At the same time, I appreciated the insight of Connie Schultz, a Pulitzer Prize-winning writer and wife of Sen. Sherrod Brown (D–Ohio). “We’re having these conversations now because men are becoming recognized in their spouse role,” she said. “Which is also frustrating when you’re a woman and have been doing this for quite some time.”

Even as we celebrate the actions of Emhoff and Buttigieg for shattering stereotypes, we can’t overlook that political wives have long provided the same kind of support and made the same kind of sacrifices with little to no fanfare.

Claire Zillman

The Broadsheet, Fortune’s newsletter for and about the world’s most powerful women, is coauthored by Kristen Bellstrom, Emma Hinchliffe, and Claire Zillman. Today’s edition was curated by Emma Hinchliffe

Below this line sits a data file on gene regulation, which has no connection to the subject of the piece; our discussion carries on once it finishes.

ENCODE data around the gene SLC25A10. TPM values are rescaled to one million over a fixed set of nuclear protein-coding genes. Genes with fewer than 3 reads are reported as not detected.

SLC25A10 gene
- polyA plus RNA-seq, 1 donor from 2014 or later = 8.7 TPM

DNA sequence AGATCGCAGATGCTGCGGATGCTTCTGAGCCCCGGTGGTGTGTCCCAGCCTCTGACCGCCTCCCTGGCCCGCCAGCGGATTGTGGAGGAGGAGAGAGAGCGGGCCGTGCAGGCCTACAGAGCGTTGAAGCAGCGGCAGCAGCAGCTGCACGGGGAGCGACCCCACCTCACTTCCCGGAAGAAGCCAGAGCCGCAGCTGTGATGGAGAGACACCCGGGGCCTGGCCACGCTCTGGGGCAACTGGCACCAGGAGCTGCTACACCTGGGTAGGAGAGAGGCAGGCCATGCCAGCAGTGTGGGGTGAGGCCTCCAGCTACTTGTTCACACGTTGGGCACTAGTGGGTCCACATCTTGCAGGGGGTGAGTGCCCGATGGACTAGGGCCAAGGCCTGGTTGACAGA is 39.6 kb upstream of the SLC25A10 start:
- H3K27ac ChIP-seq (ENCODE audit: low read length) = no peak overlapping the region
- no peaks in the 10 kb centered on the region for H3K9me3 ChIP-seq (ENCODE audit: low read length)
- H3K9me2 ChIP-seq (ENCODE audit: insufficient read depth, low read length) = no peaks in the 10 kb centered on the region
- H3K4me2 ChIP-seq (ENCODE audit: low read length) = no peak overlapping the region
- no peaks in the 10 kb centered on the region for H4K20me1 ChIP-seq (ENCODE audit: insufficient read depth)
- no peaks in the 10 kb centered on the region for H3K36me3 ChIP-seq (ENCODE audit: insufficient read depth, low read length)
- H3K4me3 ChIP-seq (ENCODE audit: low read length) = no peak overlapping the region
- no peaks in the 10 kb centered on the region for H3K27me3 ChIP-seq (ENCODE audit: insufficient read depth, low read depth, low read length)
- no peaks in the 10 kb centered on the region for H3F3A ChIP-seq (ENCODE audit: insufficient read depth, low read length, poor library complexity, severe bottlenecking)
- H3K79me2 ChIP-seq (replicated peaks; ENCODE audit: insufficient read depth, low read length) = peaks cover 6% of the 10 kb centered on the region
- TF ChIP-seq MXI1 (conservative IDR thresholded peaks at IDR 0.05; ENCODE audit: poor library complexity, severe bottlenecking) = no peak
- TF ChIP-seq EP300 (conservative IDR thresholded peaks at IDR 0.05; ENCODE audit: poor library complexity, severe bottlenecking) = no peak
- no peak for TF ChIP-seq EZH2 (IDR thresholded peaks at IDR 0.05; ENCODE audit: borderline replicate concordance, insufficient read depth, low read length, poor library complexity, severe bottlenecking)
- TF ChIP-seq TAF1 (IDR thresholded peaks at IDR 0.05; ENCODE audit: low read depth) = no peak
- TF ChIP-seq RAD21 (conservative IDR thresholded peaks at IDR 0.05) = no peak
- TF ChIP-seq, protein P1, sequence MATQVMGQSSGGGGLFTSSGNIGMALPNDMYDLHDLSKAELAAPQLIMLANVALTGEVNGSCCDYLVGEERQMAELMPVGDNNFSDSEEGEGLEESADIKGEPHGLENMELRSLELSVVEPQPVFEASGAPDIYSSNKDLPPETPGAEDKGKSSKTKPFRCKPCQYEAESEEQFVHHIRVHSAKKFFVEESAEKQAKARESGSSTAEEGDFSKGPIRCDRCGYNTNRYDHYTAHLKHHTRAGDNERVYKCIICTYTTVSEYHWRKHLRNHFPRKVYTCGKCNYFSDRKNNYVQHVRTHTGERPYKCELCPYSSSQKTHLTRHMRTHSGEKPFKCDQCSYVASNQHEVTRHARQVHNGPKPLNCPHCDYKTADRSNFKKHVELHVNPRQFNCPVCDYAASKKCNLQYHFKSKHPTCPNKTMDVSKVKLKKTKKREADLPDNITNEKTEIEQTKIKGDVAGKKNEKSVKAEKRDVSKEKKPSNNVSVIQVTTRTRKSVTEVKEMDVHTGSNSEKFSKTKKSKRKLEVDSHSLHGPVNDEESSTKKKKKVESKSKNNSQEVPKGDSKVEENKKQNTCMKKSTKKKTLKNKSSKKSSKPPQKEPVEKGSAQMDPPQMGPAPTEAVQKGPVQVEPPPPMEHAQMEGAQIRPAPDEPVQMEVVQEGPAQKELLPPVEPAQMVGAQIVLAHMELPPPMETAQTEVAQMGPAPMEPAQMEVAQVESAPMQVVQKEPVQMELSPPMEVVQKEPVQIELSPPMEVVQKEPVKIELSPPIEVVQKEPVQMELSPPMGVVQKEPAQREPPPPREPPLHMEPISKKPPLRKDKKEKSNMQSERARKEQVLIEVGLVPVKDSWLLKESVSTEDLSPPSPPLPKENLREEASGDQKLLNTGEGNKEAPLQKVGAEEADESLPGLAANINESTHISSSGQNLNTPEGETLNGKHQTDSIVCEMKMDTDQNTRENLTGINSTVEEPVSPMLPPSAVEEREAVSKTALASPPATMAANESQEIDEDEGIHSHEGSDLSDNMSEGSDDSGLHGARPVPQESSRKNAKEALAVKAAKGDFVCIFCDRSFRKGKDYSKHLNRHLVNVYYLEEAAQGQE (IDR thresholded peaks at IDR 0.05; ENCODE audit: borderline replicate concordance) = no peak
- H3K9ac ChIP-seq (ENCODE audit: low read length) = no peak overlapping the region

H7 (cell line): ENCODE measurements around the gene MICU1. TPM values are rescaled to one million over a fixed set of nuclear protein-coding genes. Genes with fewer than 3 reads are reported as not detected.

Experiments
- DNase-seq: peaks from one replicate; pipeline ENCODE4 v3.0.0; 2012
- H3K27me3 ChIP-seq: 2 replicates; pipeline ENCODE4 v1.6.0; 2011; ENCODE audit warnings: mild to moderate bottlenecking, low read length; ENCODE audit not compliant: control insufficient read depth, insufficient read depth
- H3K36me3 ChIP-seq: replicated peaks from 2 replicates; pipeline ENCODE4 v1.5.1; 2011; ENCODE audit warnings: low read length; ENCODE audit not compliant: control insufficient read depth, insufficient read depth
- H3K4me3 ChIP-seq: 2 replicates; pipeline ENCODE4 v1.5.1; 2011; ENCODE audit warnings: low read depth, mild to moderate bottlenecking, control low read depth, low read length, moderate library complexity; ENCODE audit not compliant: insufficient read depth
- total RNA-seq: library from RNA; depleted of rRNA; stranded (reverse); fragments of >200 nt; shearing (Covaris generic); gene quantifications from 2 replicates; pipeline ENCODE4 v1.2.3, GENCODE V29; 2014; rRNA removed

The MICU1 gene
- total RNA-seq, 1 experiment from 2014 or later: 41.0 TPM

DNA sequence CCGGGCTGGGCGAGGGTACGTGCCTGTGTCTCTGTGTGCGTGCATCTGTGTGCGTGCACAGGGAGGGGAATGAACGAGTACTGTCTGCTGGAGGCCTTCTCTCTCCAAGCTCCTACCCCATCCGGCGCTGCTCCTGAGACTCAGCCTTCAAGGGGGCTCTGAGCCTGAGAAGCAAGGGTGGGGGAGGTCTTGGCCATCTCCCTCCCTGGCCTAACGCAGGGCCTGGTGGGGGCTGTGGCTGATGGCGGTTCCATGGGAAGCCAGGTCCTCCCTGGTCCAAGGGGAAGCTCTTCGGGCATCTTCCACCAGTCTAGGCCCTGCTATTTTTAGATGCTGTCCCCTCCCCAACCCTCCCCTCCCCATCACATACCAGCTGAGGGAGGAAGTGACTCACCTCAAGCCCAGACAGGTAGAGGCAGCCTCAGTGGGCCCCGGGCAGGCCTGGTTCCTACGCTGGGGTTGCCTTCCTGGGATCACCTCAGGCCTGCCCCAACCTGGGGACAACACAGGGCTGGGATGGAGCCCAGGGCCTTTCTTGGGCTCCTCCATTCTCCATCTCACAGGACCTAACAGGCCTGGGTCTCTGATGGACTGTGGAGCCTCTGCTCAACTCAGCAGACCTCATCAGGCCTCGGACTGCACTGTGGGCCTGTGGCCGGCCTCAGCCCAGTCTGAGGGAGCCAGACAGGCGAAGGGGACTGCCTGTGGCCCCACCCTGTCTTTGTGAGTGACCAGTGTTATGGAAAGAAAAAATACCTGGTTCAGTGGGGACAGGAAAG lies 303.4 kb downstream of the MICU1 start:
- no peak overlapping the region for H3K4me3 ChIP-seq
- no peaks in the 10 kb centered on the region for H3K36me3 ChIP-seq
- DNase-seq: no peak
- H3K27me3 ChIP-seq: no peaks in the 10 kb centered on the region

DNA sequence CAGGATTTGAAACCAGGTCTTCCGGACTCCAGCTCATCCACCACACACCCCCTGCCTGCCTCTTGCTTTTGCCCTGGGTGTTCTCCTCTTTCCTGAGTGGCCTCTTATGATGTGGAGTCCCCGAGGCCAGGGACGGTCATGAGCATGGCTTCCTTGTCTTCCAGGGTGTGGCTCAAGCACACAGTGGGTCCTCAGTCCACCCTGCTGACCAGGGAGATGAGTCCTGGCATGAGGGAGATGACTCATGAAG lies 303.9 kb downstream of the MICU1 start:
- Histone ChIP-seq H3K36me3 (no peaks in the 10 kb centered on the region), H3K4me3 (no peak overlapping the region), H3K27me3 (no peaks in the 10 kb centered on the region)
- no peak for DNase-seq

- L says farewell. The Wexner era at Victoria's Secret is officially over after Les Wexner and his wife, Abigail Wexner, both announced they won't stand for reelection to L Brand's board of directors. Les Wexner was forced out as CEO of the company last year because of his relationship with Jeffrey Epstein. Wall Street Journal

- Court reform. Scotland’s second-most senior judge, Lady Dorrian, led a review of the country's handling of rape cases. The group recommended establishing a national specialist court to process sexual assault cases, where lawyers on both sides would be specially trained in dealing with vulnerable witnesses. The group's recommendations will now be considered by Scotland's lord justice general. Guardian

- Presidential succession. Vice President Samia Suluhu Hassan is set to take over as president of Tanzania after the death of President John Magufuli. She is poised to serve out Magufuli's term through 2025 and would be the first woman to be president in the East African Community bloc. Her first challenge would be addressing the COVID crisis, which has been severe in Tanzania following Magufuli's banning of the publication of infection data and declaring the country to be "free" of the virus. Bloomberg